There are not many opportunities for writers to republish, as it were. Obviously, film scripts are a second bite of the cherry, if the original writer is engaged, which is rare. Some authors do rewrite without films, and even win awards: Peter Mattheissen's Shadow Country is three books rewritten into one and won the National Book Award last year. Stephen Sondheim regularly adds or removes songs as previews continue and plays are revived. And of course Shakespeare, as a jobbing playwright, went through several versions of his plays, to the extent that, thanks to directorial choices, Hamlet can end up a veritable tombola of lines.

The problem is clear: rewriting is inherently to concede that the first go was faulty. As much as the writer may feel this - and looking back on articles I've written, I would certainly change things - it is a matter of private pride or public reputation, or at least is perceived as such. Not many people could regularly republish because people would stop taking them seriously.

But I'm not sure rewriting is an admission of failure. Would we admire Philip Roth more if he said that the Human Stain could have done with a little more subtlety? Almost certainly, since this would not come off as weakness but as humility, an honest striving for perfection.

Of course, if you rewrite it and get it wrong the second time (as, I fear, with Further Tales) - well, perhaps third time isn't the charm.

Saturday, January 03, 2009

In the line of fire: Ed Stourton

I like Ed Stourton, soon-to-be partially-redundant presenter on Radio 4's Today programme. Never mind the 'posh Ed' nickname - he asks intelligent questions and has a melodious voice. As media-savvy readers will know, he was ingloriously fired from Today, and (more ingloriously) had to find out from a Daily Mail journalist. After a ruckus, and some honest comments from Ed about his shock, he was promised some sort of rolling contract. Harmony was regained.

Or was it? Ed has been filing reports for Today recently from the Gaza Strip, covering the Israeli attacks. It can't be safe. Let's hope the BBC bosses only sent him there for journalistic reasons...

Friday, January 02, 2009

Unamerican Icescapades: Mighty Ducks 2

Not that I am in the habit of watching the highlights of the Emilio Estevez filmic corpus, but I did catch the last half of Mighty Ducks 2 today. I haven't seen an ice hockey movie since Mighty Ducks 3 in 1994 (a school treat - lord knows what I'd done to deserve that), so give it another 15 years and I'll have seen the trilogy.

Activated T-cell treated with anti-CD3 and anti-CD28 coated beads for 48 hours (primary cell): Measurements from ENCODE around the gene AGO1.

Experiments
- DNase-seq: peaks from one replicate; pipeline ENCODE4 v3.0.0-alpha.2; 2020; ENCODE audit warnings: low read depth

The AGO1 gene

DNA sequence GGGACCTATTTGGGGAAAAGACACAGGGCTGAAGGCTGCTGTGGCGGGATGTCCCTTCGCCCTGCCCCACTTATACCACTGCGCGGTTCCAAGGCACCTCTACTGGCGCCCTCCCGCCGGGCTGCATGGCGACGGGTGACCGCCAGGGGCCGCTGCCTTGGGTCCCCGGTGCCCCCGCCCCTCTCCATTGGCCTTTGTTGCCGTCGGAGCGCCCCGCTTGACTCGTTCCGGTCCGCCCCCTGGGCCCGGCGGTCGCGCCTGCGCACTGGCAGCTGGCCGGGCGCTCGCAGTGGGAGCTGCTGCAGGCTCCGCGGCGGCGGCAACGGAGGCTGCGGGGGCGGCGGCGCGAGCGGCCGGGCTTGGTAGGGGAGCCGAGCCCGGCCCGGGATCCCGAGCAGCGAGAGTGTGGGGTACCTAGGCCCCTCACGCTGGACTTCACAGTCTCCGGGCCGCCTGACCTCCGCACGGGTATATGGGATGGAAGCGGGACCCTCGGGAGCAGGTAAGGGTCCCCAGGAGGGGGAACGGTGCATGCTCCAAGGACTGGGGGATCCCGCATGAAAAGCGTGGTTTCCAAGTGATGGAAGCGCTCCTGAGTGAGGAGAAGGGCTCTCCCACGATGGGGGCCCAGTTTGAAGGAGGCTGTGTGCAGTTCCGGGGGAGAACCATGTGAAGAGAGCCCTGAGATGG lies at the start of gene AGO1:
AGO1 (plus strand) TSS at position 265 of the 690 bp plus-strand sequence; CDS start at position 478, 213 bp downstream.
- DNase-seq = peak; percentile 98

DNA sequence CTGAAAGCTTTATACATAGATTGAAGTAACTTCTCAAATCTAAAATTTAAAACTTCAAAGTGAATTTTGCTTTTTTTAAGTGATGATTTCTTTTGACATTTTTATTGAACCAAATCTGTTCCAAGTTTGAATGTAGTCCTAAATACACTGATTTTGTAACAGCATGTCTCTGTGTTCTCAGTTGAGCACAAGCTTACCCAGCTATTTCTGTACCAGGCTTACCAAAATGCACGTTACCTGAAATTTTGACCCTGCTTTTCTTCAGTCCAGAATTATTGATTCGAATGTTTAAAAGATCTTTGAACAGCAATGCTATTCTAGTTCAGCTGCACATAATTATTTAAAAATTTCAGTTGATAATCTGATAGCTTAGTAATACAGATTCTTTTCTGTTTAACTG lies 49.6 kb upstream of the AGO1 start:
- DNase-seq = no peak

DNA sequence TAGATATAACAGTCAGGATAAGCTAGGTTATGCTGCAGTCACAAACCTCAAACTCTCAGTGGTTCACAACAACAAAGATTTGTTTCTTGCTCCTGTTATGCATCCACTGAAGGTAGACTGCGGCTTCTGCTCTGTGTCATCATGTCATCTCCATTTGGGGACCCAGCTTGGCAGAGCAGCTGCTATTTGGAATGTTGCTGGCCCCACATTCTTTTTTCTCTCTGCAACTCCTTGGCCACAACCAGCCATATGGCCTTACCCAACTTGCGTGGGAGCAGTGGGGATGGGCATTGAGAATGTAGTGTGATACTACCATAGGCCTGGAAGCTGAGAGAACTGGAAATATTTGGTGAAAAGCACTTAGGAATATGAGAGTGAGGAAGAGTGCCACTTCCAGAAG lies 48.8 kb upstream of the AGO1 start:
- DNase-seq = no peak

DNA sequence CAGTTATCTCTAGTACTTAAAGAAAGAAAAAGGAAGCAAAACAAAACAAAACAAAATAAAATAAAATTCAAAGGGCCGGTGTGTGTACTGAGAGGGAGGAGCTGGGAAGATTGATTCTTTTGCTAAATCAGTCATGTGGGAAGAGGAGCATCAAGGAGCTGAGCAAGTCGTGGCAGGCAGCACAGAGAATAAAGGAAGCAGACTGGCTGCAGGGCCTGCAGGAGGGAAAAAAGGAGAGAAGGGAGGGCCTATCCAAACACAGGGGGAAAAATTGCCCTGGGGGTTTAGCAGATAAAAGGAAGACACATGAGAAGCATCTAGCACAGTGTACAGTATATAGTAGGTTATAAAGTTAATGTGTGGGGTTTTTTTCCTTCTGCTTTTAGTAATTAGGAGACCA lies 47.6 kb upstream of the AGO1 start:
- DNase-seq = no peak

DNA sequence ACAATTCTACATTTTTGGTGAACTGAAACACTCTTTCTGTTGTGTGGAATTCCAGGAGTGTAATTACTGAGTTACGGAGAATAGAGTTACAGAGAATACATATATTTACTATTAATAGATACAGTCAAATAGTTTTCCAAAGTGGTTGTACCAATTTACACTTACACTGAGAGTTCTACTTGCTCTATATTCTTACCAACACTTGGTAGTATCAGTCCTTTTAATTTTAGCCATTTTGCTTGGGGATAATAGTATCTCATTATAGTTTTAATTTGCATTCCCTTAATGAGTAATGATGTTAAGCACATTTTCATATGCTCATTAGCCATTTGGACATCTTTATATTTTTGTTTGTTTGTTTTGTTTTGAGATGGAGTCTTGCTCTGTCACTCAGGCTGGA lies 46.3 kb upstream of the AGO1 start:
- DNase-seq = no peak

Mighty Ducks 2 (or 'Revenge of the Duckies', as it's known in drag circles) is a perfect studio picture, straight from the modern Disney school of racial and gender harmony: the team is a Benetton rainbow, from the cornfed (Joshua Jackson) to the kid from the mean streets of South Central L.A. (Brandon Adams).

It should also be the perfect picture to push the pro-American bilge we have become used to, less subtly than Invasion of the Bodysnatchers but not quite as flag-waving as The Green Berets (good link here) or the Rambo series. It is, after all, about the Mighty Ducks kids hockey team at some global championship. U-S-A! U-S-A! etc.

What actually happens is rather unexpected. The team, playing in the final against evil Iceland (how much foresight writer Steven Brill had!), who cheat and steal [matches, not millions], cannot get up a head of steam in their America jerseys. Indeed, they are facing almost-inevitable-but-just-possibly-evitable defeat.

When Estevez, as their plucky coach with a puck-full of horrific hockey memories to exorcise, gives them an interval talking-to, he makes them name their home cities, to inspire them and make them realise who they really are. Heave, I know. The funny thing is, they re-emerge onto the ice wearing their Mighty Ducks jerseys, having junked the US ones. They then, of course, go on to win the match and the world championship, though this is surely violating the rules since there is no country of Mighty Ducks (outside of a Marx Brothers film). The audience scream, the signs flash up Mighty Ducks win, hoorah hoorah.

What this seems to say is that it is local loyalty, or club loyalty, or loyalty to one's friends, not blind nationalism, which gives the winning spirit. This is hardly the moral we expect from the Mouse House. Now if only this were more of a global guiding principle.